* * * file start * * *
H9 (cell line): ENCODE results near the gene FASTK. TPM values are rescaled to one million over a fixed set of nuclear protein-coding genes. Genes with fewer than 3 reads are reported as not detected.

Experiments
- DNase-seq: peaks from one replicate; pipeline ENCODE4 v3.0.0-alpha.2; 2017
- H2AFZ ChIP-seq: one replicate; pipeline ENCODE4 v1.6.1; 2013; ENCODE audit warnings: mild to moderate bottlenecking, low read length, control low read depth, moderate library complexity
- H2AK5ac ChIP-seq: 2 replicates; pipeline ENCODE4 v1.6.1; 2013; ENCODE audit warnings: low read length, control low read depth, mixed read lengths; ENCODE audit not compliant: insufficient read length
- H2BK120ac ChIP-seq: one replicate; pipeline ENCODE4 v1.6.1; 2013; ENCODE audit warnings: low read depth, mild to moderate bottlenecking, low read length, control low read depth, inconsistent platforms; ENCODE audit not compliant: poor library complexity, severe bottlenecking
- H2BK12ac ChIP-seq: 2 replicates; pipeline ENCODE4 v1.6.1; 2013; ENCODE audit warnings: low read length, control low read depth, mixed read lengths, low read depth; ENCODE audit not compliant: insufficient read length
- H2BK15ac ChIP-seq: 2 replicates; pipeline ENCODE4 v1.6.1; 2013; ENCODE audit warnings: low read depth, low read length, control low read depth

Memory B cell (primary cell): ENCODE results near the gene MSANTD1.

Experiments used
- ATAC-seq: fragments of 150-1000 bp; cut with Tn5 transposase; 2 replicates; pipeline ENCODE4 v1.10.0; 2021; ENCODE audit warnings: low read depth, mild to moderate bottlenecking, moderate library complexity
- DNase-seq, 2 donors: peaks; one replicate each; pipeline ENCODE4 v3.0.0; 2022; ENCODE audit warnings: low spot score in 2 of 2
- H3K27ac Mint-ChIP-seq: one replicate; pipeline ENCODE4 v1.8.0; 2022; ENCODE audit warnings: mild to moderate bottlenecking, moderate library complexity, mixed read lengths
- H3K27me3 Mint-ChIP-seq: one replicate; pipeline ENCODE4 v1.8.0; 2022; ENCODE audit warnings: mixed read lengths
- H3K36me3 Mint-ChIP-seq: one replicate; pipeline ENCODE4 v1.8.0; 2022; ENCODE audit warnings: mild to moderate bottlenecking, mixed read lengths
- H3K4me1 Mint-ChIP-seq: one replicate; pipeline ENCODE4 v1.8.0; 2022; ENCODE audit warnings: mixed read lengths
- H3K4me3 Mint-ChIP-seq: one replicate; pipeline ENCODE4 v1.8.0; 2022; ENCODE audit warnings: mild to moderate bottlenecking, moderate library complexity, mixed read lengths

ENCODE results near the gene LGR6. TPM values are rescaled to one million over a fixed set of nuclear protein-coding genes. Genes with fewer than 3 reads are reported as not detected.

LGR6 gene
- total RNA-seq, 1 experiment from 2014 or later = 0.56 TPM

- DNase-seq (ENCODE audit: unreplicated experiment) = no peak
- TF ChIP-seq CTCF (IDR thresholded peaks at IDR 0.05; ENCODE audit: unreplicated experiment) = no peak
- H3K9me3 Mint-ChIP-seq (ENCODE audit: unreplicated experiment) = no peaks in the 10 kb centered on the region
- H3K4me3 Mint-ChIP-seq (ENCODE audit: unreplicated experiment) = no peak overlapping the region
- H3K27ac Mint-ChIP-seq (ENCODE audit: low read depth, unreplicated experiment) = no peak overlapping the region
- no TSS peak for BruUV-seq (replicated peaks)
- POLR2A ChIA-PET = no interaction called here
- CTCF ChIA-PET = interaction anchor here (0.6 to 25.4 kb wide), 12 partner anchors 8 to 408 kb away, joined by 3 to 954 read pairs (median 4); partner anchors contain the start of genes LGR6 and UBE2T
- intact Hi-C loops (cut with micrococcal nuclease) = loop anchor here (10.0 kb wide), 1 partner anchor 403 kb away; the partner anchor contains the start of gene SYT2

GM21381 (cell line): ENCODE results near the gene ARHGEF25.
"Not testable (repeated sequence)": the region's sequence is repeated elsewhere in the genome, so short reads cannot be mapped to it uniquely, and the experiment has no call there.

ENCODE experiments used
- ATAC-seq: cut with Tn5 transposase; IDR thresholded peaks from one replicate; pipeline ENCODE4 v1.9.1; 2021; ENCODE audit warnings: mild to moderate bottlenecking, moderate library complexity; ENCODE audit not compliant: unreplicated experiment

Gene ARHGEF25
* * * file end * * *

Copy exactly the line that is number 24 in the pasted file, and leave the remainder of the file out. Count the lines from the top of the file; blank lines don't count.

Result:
- H3K4me3 Mint-ChIP-seq (ENCODE audit: unreplicated experiment) = no peak overlapping the region